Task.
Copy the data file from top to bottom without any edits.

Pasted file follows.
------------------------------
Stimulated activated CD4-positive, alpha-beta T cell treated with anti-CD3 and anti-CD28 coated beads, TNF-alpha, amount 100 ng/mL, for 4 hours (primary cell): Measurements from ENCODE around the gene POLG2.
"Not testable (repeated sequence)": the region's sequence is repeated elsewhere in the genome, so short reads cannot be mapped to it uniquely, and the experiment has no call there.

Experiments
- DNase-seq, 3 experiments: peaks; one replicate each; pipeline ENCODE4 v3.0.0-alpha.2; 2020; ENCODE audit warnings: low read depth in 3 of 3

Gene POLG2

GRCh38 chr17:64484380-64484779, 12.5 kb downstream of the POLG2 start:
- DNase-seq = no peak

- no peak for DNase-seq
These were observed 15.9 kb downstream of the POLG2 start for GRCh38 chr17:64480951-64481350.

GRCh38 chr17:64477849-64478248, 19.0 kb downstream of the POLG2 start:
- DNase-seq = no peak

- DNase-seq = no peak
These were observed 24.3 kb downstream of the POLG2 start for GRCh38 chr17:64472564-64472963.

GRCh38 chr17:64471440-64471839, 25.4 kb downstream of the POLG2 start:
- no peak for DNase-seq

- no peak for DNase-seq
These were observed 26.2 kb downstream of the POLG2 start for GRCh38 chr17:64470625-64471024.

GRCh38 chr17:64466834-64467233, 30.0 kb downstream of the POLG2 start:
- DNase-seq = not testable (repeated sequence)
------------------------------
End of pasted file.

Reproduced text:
Stimulated activated CD4-positive, alpha-beta T cell treated with anti-CD3 and anti-CD28 coated beads, TNF-alpha, amount 100 ng/mL, for 4 hours (primary cell): Measurements from ENCODE around the gene POLG2.
"Not testable (repeated sequence)": the region's sequence is repeated elsewhere in the genome, so short reads cannot be mapped to it uniquely, and the experiment has no call there.

Experiments
- DNase-seq, 3 experiments: peaks; one replicate each; pipeline ENCODE4 v3.0.0-alpha.2; 2020; ENCODE audit warnings: low read depth in 3 of 3

Gene POLG2

GRCh38 chr17:64484380-64484779, 12.5 kb downstream of the POLG2 start:
- DNase-seq = no peak

- no peak for DNase-seq
These were observed 15.9 kb downstream of the POLG2 start for GRCh38 chr17:64480951-64481350.

GRCh38 chr17:64477849-64478248, 19.0 kb downstream of the POLG2 start:
- DNase-seq = no peak

- DNase-seq = no peak
These were observed 24.3 kb downstream of the POLG2 start for GRCh38 chr17:64472564-64472963.

GRCh38 chr17:64471440-64471839, 25.4 kb downstream of the POLG2 start:
- no peak for DNase-seq

- no peak for DNase-seq
These were observed 26.2 kb downstream of the POLG2 start for GRCh38 chr17:64470625-64471024.

GRCh38 chr17:64466834-64467233, 30.0 kb downstream of the POLG2 start:
- DNase-seq = not testable (repeated sequence)